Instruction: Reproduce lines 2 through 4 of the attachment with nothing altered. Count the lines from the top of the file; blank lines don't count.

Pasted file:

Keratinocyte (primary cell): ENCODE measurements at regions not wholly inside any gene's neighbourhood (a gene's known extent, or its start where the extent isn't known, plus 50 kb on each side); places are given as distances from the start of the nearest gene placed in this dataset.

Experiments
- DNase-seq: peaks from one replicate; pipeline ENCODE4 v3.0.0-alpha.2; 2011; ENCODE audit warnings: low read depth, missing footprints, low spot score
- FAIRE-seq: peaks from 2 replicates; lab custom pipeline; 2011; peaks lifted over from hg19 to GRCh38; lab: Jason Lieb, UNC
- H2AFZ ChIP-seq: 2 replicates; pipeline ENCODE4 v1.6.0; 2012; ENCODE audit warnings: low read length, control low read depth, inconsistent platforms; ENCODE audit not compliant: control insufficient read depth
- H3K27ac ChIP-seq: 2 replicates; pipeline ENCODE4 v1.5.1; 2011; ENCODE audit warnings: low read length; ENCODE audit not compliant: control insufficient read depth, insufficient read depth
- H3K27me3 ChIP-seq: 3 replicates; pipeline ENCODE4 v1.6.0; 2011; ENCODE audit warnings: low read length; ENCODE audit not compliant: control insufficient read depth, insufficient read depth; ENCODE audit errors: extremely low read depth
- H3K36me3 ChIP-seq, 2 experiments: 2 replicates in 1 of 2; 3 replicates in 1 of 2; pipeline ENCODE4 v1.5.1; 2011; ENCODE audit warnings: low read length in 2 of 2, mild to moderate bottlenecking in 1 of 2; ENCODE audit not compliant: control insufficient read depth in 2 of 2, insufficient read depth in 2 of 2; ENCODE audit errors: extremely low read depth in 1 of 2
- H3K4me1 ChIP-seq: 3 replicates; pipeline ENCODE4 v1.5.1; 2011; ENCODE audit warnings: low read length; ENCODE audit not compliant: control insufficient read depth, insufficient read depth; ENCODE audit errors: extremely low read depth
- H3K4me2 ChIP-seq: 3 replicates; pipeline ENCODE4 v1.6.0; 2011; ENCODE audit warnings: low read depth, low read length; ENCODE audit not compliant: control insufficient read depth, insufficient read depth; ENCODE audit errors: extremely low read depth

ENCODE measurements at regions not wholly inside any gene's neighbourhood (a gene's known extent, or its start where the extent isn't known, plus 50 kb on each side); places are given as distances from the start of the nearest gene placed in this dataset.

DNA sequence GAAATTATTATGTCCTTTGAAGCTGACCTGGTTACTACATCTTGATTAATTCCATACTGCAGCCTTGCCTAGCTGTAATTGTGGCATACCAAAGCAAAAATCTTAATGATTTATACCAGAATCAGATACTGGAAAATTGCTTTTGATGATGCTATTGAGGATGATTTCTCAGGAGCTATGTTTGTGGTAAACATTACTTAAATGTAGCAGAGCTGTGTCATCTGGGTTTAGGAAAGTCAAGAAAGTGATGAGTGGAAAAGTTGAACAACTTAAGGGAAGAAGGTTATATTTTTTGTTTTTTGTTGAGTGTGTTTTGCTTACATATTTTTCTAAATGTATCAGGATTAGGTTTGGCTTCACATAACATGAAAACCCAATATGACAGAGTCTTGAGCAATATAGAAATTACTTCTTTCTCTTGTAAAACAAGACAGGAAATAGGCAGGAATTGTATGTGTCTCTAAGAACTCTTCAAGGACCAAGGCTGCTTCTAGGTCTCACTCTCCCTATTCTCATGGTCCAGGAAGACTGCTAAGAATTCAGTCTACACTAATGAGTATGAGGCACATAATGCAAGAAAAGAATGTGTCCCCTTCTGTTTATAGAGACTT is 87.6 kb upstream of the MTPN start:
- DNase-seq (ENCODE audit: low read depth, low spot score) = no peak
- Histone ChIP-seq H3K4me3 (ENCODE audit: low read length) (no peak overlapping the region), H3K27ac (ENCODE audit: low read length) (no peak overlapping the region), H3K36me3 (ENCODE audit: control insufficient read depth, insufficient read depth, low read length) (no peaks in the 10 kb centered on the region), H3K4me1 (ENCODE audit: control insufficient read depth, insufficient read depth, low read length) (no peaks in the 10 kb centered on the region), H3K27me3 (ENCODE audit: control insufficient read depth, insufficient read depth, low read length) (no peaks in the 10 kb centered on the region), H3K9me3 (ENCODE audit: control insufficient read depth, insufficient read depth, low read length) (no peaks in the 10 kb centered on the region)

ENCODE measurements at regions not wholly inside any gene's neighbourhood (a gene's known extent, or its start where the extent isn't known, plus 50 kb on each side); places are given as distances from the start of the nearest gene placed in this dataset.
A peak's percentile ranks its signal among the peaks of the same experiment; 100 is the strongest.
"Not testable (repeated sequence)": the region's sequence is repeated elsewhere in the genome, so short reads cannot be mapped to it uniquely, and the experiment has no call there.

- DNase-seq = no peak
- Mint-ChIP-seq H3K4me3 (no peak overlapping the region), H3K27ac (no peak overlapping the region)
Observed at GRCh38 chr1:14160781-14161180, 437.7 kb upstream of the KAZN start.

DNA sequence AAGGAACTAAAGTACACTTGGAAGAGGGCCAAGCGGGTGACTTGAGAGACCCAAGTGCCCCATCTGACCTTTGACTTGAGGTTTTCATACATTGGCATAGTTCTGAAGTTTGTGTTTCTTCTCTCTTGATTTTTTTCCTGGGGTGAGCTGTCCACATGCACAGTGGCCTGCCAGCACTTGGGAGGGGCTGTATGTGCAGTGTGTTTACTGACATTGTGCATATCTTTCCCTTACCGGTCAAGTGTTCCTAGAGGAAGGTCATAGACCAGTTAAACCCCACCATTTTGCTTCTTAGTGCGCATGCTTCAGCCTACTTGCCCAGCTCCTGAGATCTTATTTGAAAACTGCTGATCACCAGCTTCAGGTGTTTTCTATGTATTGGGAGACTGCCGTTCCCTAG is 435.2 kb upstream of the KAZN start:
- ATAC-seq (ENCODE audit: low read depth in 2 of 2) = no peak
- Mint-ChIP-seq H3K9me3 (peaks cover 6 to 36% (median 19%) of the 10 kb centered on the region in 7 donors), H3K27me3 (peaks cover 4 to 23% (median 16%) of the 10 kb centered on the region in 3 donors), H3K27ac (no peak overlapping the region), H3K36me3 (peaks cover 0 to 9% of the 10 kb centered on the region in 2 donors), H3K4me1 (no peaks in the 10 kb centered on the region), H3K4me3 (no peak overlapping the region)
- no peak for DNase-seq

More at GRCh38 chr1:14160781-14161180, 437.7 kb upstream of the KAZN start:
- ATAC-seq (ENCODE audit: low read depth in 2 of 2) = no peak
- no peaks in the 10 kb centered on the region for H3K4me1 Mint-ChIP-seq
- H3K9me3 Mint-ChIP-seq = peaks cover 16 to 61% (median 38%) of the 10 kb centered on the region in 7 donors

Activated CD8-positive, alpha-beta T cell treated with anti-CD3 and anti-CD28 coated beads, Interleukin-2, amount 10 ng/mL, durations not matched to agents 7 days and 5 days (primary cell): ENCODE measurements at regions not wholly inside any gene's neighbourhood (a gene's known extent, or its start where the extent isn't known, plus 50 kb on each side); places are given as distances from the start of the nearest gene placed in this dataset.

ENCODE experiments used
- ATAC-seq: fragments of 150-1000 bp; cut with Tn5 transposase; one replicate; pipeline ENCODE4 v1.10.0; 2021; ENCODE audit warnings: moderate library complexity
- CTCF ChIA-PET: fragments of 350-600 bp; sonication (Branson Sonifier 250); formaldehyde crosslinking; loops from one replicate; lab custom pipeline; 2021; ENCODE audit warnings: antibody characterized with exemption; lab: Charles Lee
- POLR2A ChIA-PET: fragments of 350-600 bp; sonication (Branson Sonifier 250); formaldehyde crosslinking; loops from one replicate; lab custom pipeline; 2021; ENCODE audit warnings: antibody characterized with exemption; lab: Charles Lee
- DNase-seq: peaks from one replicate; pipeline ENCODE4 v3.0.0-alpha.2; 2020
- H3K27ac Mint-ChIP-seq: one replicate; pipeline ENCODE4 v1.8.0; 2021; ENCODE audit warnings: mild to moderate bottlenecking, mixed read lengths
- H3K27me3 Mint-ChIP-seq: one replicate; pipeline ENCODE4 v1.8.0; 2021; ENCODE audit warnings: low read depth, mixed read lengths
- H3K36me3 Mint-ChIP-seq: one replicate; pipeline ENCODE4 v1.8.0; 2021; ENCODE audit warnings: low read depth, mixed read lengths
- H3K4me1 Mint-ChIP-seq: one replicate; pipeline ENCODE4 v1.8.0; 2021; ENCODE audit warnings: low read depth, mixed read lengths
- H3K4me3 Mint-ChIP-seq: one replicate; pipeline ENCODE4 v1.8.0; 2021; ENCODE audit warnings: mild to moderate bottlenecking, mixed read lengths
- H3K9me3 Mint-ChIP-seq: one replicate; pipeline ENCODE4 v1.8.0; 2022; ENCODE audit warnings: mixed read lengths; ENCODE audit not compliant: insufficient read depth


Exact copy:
Experiments
- DNase-seq: peaks from one replicate; pipeline ENCODE4 v3.0.0-alpha.2; 2011; ENCODE audit warnings: low read depth, missing footprints, low spot score
- FAIRE-seq: peaks from 2 replicates; lab custom pipeline; 2011; peaks lifted over from hg19 to GRCh38; lab: Jason Lieb, UNC